About Swainson’s own publications

Of the 227 volumes in Swainson’s collection, not one book is authored or illustrated by him. Yet he wrote and illustrated almost continuously between 1820 and 1840 and his illustrations were particularly well regarded. The absence of his own works from the collection is puzzling. It may perhaps be explained by the losses the collection suffered during his lifetime, including the sale of books to augment his own funds prior to leaving England, and the shipwreck of one of the boats carrying his books and illustrations. There is also the possibility that his family chose to retain his personal works in New Zealand, although their subsequent fate is unknown.

Fortunately, many of his works have since been acquired by the Museum and form a valuable part of the rare books collection.

Swainson’s illustrations highlights

Highlights include Zoological Illustrations published in 3 volumes from 1820 to 1823 and a further 3 volumes 1829-1833. These present descriptions of birds, insects and shells together with illustrations. The original series is thought to be the first publication of hand-coloured lithographic plates of zoological subjects.

Swainson also provided the text and drawings for three volumes of The Naturalist’s Library edited by Sir William Jardine (1843): Flycatchers and Birds of Western Africa, Parts 1 and 2. These were published by Lizars after Williamson had left for New Zealand.

Taxidermy (1840)

In his Taxidermy; With the biography of zoologists, and notices of their works (1840) he wrote extensively on pictorial representations of animals, or zoological drawing, 'as the best and the most general substitute for the animals themselves.' While he stressed that 'In zoological painting, the first requisite, as regards its application to the purposes of science, is accuracy in the detail', he also wrote that the individual must be studied in nature and 'It is here that genius first enters into the subject.' His comprehensive list of the most eminent zoological painters and engravers, in his estimation, included Lear, Gould and Audubon for birds, as well as the Miss Listers (sic) for conchology.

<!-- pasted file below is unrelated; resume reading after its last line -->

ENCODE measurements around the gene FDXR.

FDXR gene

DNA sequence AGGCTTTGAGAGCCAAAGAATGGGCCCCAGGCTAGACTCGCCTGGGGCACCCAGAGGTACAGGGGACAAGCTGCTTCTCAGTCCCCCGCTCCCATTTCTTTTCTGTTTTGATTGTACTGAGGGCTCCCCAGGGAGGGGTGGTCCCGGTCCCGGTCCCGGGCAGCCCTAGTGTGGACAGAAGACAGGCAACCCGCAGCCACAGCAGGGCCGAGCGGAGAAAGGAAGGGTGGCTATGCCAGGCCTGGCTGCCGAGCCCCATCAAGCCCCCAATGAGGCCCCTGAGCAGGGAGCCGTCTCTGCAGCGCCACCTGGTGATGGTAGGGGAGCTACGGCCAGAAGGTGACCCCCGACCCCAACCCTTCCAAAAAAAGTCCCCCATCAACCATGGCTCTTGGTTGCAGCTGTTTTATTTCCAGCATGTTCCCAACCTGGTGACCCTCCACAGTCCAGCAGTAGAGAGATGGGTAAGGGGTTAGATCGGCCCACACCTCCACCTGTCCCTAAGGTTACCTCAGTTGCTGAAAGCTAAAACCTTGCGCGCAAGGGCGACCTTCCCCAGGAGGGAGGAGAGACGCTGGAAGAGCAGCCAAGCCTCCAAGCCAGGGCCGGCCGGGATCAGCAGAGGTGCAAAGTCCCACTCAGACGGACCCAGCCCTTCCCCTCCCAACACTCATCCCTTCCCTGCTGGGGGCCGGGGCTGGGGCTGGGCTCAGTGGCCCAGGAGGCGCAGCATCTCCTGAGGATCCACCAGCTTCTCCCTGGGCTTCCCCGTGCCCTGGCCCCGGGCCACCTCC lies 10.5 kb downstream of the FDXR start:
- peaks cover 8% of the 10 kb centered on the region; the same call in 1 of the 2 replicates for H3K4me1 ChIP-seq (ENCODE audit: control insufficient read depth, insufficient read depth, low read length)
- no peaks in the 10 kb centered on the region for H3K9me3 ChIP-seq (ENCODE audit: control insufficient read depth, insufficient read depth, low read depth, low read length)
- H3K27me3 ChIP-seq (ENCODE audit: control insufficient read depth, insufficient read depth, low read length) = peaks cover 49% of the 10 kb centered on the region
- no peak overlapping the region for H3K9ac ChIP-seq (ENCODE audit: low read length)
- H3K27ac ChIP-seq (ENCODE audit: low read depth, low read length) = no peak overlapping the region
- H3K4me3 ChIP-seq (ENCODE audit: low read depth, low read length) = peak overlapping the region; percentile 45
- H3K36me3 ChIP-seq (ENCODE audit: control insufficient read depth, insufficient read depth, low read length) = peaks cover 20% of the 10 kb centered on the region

Lithography and Swainson

The principal method of reproducible hand illustration prior to 1800 was engraving, which relied on the skill of the engraver to translate the artist’s drawings. With the invention of lithography in 1798, it became possible for the artist to draw directly on the lithographic stone and have the print made from it. The print could then be coloured by hand, either by the original artist or by a colourist employed for that purpose.

Adoption of the technique was initially slow after its introduction to England in 1801. By 1820, however, interest was increasing and Swainson was encouraged by William Leach of the British Museum ‘to try how far it might be used in producing zoological plates fit for colouring. My attempts succeeded; and the first series of the Zoological Illustrations was the result.’

Swainson was thus a pioneer of a technique that was to become in the following decades a popular choice for zoological illustrators, allowing them greater freedom of expression and being less costly to produce. The number of lithographic printers grew to meet the demand, spurred on by the successful production of works such as those of John and Elizabeth Gould. Over the following years one of Gould’s most important colourists was Gabriel Bayfield, whom Swainson credits with the colouring of the second series of Zoological Illustrations and other works.

Ripheus Dasycephalus (Pl. 131) in Zoological illustrations

Ripheus Dasycephalus (Pl. 131) in Zoological illustrations, Second Series, The Insects by William Swainson, 1832-33

Image: Australian Museum
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